As Neil Hyatt, professor of nuclear waste management at Sheffield University points out, the major challenge at Fukushima is to decontaminate the water by removing the radioactive isotopes and stabilising them into a form suitable for long-term storage and disposal — there is significant expertise in this in the UK, based around vitrification techniques developed at Sellafield. The ice-wall will have to be thoroughly tested to minimise porosity; it’s unlikely to be a completely impervious barrier, but should be able to keep the flow of isotopes down to a level which will not lead to dangerous radiation dosages.

As for the effect on the nuclear sector outside Japan, the lessons seem to be the same ones drawn from the Fukushima incident itself. Ensure that regulators are not too close to the companies maintaining and operating nuclear facilities; use the best possible techniques for containing radioactivity (if TEPCO’s storage tanks had been welded, rather than riveted and sealed with rubber, it’s likely that the leaks would have been much less severe, or might not have occurred at all). Overall, it’s a salutory lesson in planning for the worst, because if you don’t, it’ll cost you more to clean up the mess than it would have cost to put the safeguards in originally.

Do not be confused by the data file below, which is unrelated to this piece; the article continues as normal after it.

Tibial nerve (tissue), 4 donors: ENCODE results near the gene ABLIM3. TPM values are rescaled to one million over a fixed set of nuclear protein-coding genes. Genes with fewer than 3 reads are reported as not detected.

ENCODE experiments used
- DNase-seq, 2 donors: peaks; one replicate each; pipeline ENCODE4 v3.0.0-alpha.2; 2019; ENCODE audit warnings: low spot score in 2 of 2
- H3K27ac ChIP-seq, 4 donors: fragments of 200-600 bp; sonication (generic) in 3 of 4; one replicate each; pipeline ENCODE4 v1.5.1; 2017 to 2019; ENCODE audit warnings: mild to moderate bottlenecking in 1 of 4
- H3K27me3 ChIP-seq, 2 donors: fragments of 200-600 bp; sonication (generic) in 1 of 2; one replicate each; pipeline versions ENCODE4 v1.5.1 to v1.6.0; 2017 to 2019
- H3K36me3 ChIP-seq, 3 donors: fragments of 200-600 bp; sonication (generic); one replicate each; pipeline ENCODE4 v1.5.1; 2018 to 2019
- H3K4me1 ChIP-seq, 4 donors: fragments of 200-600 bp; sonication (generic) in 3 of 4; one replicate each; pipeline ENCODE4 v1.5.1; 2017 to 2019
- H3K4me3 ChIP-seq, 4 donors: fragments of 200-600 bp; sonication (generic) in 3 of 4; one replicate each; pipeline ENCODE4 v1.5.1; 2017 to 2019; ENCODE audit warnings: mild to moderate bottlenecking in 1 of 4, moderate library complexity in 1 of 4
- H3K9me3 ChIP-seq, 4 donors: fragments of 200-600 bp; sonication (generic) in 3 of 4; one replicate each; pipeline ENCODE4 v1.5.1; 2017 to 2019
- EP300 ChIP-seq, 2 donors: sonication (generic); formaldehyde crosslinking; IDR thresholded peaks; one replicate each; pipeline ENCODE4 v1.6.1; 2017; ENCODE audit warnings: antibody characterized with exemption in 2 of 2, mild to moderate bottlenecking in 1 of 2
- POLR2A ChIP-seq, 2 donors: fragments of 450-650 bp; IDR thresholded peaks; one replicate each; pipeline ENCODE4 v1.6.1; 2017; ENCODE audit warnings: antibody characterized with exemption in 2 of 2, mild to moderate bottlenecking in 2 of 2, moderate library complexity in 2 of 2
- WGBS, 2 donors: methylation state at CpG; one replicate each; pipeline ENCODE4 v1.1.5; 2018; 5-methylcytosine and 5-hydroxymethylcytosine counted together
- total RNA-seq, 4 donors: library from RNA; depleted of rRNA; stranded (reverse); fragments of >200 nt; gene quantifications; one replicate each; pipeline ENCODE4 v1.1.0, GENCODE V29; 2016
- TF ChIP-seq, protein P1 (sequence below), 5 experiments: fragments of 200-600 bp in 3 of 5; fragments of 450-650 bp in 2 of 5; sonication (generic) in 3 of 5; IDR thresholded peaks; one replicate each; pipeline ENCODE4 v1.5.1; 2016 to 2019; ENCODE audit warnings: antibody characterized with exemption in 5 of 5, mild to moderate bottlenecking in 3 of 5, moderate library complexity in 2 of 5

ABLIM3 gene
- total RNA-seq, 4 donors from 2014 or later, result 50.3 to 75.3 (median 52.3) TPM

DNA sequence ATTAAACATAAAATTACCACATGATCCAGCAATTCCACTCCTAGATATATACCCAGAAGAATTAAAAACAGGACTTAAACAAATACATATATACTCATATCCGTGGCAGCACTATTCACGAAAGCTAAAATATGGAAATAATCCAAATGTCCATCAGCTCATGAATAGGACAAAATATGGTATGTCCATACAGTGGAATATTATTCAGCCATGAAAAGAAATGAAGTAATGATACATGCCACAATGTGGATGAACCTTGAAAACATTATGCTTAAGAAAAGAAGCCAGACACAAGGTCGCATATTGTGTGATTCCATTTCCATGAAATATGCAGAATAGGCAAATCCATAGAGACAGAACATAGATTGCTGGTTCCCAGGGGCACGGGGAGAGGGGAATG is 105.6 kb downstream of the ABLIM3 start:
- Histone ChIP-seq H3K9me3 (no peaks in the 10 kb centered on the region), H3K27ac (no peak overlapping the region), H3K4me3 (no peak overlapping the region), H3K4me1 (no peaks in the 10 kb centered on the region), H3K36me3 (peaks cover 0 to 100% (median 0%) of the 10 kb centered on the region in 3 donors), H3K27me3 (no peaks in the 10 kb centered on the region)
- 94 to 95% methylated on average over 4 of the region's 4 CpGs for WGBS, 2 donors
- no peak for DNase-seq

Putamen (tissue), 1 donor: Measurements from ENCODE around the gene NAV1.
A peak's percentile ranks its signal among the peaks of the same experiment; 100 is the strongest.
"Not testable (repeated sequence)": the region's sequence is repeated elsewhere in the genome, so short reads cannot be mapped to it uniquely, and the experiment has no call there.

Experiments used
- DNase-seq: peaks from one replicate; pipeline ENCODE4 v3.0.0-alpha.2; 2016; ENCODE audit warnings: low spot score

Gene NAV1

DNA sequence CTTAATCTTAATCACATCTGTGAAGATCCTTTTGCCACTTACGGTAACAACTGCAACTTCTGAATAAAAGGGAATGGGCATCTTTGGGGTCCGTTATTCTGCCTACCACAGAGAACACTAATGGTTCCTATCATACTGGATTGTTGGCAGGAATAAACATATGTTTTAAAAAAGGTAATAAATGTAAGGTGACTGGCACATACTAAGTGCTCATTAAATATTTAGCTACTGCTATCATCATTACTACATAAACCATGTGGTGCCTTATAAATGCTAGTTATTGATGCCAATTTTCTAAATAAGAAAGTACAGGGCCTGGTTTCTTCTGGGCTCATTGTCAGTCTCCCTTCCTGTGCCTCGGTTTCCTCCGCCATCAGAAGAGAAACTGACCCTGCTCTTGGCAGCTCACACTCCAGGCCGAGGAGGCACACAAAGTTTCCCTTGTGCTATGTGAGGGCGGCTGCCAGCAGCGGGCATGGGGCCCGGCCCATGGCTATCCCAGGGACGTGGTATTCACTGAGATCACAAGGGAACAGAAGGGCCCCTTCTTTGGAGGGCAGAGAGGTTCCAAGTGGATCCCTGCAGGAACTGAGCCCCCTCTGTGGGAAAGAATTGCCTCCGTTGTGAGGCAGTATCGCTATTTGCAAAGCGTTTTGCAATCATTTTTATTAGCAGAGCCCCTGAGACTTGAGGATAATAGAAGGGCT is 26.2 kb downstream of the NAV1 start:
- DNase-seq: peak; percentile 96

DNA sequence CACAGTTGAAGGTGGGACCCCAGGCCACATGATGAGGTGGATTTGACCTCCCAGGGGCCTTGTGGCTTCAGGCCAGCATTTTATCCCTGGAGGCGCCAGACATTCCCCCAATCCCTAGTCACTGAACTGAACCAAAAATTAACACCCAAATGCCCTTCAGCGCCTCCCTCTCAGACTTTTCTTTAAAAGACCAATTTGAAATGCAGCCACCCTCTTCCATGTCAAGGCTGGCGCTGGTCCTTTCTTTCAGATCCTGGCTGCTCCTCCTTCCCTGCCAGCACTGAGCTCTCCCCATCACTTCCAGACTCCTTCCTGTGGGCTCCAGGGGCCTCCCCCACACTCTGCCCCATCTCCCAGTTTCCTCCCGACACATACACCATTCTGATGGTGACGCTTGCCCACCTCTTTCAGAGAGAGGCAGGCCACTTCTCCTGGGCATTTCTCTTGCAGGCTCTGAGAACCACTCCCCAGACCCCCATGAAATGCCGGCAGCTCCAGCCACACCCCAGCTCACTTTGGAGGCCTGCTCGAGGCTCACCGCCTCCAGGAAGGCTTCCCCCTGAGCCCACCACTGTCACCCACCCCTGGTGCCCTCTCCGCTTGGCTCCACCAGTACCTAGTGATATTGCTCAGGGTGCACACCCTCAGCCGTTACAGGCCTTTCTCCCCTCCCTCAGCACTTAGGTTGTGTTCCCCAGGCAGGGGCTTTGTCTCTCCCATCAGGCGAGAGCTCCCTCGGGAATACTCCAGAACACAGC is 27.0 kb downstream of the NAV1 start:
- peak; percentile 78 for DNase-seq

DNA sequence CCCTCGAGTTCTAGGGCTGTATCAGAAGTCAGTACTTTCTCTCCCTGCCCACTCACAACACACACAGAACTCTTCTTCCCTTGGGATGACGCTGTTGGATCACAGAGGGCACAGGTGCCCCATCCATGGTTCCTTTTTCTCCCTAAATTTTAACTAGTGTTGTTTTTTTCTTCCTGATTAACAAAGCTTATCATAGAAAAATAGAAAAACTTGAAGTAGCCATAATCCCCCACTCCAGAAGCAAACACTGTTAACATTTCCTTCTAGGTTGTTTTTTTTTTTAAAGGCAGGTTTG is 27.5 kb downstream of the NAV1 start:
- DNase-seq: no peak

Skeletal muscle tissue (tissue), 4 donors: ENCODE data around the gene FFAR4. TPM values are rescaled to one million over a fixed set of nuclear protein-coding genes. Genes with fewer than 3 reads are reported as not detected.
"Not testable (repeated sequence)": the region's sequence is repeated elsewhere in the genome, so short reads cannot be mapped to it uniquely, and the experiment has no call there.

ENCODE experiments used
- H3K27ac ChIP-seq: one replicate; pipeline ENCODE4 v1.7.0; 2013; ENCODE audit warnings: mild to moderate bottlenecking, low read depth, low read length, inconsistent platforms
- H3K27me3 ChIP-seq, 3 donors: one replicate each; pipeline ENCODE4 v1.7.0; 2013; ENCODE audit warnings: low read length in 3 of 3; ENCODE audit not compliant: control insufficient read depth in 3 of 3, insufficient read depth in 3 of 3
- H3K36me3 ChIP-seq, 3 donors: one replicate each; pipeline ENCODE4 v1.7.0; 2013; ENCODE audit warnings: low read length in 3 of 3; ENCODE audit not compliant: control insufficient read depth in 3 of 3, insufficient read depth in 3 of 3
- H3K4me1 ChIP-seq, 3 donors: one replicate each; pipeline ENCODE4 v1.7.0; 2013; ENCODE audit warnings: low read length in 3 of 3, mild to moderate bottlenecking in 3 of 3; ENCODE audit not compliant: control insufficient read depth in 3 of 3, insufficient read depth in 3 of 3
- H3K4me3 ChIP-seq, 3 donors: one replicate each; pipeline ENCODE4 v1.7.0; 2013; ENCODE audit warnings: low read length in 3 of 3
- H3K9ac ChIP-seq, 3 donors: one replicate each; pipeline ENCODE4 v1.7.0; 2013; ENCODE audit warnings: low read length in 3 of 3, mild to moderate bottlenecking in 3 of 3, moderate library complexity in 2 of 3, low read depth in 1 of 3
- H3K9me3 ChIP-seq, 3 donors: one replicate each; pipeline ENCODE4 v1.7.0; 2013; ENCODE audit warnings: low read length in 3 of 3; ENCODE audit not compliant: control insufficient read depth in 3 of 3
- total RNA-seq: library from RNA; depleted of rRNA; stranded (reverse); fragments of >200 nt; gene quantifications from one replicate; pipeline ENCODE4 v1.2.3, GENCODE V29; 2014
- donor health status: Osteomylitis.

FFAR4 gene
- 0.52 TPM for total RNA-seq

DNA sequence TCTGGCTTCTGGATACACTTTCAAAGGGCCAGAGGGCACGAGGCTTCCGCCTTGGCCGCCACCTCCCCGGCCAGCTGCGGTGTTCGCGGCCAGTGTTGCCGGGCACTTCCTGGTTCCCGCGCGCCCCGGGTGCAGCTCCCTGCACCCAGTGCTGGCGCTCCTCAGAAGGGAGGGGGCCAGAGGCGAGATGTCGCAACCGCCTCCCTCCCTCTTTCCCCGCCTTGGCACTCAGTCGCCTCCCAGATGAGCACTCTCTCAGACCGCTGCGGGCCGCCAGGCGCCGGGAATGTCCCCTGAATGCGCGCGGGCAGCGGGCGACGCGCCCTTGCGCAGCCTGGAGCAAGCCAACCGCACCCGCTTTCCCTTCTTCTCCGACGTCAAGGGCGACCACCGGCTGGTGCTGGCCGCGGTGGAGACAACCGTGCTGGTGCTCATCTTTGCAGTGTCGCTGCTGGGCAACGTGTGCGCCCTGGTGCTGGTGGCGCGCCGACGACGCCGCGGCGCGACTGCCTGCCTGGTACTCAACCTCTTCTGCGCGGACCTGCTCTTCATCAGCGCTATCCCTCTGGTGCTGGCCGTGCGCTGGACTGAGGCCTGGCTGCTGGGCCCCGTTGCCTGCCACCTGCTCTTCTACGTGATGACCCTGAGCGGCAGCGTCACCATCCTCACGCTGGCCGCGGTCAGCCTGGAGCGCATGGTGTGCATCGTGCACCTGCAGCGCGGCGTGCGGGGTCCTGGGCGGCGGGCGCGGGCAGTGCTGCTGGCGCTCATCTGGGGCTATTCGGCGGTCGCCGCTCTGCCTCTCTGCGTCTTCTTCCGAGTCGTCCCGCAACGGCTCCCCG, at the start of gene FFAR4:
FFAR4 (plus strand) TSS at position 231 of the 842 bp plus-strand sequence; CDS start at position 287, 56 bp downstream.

But it shouldn’t be an argument against the deployment of nuclear. Once again, the reactors at Fukushima Daiichi were old, scheduled for shutdown; their newer neighbours at Fukushima Daiini worked perfectly. The nuclear incident was never more than a sideshow to the natural disaster of the tsunami. It was a tragedy of the intersection of human settlements and plate tectonics, not of the nuclear industry.

Readers' comments (35)

  • Freezing the leakage appears to be a reasonable approach to stem the tide of contaminated water at Fuku. These are the types of steps that should have been in place shortly after the incident. Unfortunately, the seeking of a consensus opinion in the middle of an immerging disaster, wastes valuable time and permits the situation to worsen along a log scale. Early on, the most experienced from the world-wide nuclear industry should have been brought into the Frey and what they got were too MBA's and accountants determining financial impacts and incompetent national politicians looking for a CYA. This combined with ingrained social and institutional indecision exacerbated the problem into a crisis. I am glad to see that efforts are now coming forth to address the underlying causes and to mitigate the impact. This event needs to be viewed as a great opportunity to learn what not to do and used to address future events. Nuclear power is the only technology that makes sense for long term high volume power production. The bright light of knowledge needs to be brought to bear on the fears some people and Fuku can be an excellent training ground.